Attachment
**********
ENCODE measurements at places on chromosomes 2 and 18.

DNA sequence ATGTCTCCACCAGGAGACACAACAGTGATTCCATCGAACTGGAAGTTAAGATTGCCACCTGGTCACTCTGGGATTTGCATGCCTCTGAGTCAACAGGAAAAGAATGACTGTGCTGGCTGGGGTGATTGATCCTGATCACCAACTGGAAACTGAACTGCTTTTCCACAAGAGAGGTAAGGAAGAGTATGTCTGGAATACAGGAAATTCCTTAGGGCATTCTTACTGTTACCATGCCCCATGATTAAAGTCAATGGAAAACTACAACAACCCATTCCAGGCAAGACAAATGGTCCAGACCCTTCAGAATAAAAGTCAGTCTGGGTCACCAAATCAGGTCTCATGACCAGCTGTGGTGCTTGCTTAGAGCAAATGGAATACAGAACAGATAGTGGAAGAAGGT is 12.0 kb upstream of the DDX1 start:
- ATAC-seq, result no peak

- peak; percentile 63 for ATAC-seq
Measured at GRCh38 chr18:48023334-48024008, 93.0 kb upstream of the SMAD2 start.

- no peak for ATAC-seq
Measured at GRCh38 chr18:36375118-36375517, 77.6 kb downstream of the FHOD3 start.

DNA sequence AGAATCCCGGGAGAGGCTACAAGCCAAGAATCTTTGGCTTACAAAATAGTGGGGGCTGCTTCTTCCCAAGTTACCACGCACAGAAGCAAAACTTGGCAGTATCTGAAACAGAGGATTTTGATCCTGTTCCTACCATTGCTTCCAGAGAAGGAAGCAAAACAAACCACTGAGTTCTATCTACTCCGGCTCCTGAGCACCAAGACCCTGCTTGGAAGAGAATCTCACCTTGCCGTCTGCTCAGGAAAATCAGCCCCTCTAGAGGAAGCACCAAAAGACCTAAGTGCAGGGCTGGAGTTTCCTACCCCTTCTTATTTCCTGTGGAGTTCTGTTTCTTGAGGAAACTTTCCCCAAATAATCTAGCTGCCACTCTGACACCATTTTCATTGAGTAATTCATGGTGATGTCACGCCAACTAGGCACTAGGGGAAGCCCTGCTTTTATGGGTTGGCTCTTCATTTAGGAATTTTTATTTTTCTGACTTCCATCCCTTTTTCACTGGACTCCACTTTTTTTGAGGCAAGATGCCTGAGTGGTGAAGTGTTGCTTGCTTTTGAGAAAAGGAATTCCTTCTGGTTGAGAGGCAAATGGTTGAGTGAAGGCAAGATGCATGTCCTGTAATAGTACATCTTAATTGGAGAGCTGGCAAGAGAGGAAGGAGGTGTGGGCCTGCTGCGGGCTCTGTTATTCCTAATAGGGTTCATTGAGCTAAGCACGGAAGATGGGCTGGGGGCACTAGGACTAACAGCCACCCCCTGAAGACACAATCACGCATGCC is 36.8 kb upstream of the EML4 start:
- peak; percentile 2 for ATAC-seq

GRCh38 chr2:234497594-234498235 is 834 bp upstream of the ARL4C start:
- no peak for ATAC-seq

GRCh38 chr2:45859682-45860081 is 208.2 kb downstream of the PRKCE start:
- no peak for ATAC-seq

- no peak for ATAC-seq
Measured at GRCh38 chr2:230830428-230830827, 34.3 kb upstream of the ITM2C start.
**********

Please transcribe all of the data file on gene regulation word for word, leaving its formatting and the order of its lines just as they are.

ENCODE measurements at places on chromosomes 2 and 18.

DNA sequence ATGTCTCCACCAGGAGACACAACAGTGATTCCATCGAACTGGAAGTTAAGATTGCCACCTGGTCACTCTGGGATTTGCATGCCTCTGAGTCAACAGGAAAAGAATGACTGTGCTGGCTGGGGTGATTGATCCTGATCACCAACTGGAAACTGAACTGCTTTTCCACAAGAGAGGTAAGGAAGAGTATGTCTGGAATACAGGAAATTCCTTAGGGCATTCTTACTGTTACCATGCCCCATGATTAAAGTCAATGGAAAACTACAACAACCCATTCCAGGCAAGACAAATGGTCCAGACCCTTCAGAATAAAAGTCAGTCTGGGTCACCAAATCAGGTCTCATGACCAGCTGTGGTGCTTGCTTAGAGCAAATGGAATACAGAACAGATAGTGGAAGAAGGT is 12.0 kb upstream of the DDX1 start:
- ATAC-seq, result no peak

- peak; percentile 63 for ATAC-seq
Measured at GRCh38 chr18:48023334-48024008, 93.0 kb upstream of the SMAD2 start.

- no peak for ATAC-seq
Measured at GRCh38 chr18:36375118-36375517, 77.6 kb downstream of the FHOD3 start.

DNA sequence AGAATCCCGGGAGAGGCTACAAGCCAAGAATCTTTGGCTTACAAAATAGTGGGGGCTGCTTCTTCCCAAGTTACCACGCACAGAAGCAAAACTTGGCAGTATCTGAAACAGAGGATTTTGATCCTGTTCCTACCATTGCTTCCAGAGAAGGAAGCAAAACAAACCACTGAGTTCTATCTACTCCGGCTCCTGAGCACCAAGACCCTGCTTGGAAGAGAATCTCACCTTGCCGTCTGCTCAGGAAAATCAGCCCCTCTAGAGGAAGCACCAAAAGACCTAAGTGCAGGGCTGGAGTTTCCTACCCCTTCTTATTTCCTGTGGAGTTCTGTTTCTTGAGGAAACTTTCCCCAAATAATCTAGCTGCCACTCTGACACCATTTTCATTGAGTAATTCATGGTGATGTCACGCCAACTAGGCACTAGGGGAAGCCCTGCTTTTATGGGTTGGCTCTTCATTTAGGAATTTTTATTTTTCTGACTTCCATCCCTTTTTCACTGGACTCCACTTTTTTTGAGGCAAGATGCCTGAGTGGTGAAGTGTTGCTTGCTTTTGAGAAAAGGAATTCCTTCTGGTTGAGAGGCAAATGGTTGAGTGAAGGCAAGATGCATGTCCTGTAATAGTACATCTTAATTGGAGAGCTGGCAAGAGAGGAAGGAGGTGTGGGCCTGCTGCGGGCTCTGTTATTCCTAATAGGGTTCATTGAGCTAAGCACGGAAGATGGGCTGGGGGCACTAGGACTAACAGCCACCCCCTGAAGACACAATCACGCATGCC is 36.8 kb upstream of the EML4 start:
- peak; percentile 2 for ATAC-seq

GRCh38 chr2:234497594-234498235 is 834 bp upstream of the ARL4C start:
- no peak for ATAC-seq

GRCh38 chr2:45859682-45860081 is 208.2 kb downstream of the PRKCE start:
- no peak for ATAC-seq

- no peak for ATAC-seq
Measured at GRCh38 chr2:230830428-230830827, 34.3 kb upstream of the ITM2C start.